Just like errors, Perl's optional warnings, if they are enabled, go to the error_log file. You have enabled them in your development server, haven't you? We discussed the various techniques to enable warnings in Chapter 4 and Chapter 6, but we will repeat them in this section.

The code you write lives a dual life. In the first life it is written, tested, debugged, improved, tested, debugged, rewritten, retested, and debugged again. In the second life it's just used.

A significant part of the script's first life is spent on the developer's machine. The second life is spent on the production server, where the code is supposed to be perfect.

When you develop the code you want all the help you can get to spot possible problems. By enabling warnings you will ensure that Perl gives you all the help it can to identify actual or potential problems in your code. Whenever you see an error or warning in the error_log, you must try to get rid of it.

But why bother, if the program runs and seems to work?

  • The Perl interpreter issues warnings because it thinks that something's wrong with your code. The Perl interpreter is rarely wrong; if you ignore the warnings it provides, you may well encounter problems later, perhaps when the code is used on the production server.

  • If each invocation of a script generates any superfluous warnings, it will be very hard to catch real problems. The warnings that seem important will be lost amongst the mass of "unimportant" warnings that you didn't bother to fix. All warnings are important, and all warnings can be dealt with.

On the other hand, on a production server, you really want to turn warnings off. And there are good reasons for this:

  • There is no added value in having the same warning showing up, again and again, triggered by thousands of script invocations. If your code isn't very clean and generates even a single warning per script invocation, on the heavily loaded server you will end up with a huge error_log file in a short time.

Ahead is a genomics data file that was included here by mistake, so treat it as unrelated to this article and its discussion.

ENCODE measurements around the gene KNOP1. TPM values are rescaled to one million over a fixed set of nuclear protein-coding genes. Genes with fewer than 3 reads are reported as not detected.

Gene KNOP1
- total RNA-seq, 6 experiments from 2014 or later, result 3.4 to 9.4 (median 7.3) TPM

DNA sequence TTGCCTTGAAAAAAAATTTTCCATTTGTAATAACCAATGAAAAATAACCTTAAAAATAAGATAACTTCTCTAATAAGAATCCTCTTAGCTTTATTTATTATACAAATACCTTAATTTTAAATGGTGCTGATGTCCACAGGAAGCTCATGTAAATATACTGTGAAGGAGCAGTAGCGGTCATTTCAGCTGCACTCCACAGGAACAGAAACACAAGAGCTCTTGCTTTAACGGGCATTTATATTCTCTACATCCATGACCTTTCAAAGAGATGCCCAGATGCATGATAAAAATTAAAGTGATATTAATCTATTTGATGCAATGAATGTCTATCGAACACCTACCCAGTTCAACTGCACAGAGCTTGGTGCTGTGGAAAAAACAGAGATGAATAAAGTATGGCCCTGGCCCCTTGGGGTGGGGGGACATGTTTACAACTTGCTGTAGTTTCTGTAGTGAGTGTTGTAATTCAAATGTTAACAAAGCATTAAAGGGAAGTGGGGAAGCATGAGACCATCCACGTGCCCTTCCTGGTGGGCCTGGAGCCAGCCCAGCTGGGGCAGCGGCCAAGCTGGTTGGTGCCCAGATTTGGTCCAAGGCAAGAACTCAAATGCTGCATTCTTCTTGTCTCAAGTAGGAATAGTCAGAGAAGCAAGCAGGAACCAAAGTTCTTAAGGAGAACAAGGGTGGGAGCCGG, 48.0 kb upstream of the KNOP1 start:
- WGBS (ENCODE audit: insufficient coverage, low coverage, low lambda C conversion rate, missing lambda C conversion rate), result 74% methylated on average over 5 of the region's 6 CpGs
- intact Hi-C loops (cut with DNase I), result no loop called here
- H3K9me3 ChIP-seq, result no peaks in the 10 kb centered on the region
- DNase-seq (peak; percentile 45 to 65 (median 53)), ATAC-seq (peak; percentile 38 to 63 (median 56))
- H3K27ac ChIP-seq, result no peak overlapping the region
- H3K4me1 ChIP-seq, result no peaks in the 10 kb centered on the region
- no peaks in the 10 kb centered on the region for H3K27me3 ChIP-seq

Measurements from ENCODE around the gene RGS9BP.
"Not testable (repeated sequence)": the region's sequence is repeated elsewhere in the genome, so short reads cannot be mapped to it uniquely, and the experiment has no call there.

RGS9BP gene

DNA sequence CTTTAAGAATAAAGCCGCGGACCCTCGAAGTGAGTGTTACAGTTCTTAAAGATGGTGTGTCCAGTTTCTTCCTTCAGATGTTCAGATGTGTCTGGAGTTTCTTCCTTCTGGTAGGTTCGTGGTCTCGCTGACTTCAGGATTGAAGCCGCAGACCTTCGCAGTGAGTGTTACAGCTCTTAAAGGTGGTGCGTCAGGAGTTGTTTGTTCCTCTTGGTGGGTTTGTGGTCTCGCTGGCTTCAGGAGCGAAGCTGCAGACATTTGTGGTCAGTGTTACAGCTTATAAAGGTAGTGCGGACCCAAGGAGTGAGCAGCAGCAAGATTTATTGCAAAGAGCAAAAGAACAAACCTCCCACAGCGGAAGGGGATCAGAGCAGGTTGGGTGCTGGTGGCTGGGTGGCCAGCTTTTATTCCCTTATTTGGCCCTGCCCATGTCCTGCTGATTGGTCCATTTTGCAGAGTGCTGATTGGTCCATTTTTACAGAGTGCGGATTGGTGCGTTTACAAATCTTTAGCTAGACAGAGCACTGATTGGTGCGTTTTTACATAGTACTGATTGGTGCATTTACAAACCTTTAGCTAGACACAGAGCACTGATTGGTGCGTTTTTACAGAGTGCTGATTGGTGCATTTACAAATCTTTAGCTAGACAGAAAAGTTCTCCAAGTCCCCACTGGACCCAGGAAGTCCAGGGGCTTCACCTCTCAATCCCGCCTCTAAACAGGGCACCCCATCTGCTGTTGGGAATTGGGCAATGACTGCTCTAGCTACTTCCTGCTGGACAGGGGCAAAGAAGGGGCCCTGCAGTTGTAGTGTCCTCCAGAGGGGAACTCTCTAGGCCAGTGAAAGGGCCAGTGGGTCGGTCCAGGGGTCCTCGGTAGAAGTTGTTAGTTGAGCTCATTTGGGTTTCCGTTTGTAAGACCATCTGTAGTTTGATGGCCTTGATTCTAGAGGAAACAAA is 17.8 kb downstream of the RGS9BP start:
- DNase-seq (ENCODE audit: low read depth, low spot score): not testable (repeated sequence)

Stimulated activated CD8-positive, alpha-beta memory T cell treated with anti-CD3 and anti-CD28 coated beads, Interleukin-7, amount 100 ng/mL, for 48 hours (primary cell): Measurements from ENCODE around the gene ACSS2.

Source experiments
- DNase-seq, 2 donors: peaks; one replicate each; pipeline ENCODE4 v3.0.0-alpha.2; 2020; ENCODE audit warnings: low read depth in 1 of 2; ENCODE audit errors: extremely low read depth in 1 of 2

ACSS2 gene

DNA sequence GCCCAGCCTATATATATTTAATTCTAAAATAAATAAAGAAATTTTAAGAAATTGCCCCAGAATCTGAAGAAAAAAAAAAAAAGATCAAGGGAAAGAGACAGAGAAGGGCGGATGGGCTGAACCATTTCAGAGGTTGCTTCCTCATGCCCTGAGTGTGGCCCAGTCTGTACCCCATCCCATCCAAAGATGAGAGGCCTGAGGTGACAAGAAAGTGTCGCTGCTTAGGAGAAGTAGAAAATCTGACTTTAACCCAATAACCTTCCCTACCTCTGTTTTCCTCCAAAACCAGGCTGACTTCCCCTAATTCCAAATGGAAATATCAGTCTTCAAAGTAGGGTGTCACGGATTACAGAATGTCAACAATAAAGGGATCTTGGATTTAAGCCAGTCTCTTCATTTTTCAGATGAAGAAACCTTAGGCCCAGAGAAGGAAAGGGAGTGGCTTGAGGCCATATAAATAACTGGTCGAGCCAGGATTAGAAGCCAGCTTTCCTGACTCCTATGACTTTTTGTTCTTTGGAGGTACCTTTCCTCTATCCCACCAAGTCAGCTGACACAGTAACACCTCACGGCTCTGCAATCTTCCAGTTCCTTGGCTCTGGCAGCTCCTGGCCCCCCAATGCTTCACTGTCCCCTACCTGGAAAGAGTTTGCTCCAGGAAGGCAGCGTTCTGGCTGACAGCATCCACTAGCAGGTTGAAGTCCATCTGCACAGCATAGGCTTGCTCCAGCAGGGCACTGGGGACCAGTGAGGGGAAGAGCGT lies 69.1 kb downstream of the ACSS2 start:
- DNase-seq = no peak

The warning-elimination phase is supposed to be a part of the development process and should be done before the code goes live.

  • In any Perl script, not just under mod_perl, enabling runtime warnings has a performance impact.

mod_perl provides a very simple solution to handling warnings, so you should avoid enabling warnings in the scripts themselves unless you really have to. Let mod_perl control this mode globally. All you need to do is put the directive:

PerlWarn On

in httpd.conf on your development machine and the directive:

PerlWarn Off

on the live machine.

If there is a piece of code that generates warnings and you want to disable them only in that code, you can do that too. The Perl special variable $^W allows you to dynamically turn warnings mode on and off.

    local $^W = 0;
    # some code that generates innocuous warnings

Don't forget to localize the setting inside a block. By localizing the variable you switch warnings off only within the scope of the block and ensure that the original value of $^W is restored upon exit from the block. Without localization, the setting of $^W will affect all the requests handled by the Apache child process that changed this variable, for all the scripts it executes—not just the one that changed $^W!

Starting from Perl 5.6.0 you can use the warnings pragma:

    no warnings;
    # some code that generates innocuous warnings

The diagnostics pragma can shed more light on errors and warnings, as we will see in the following sections.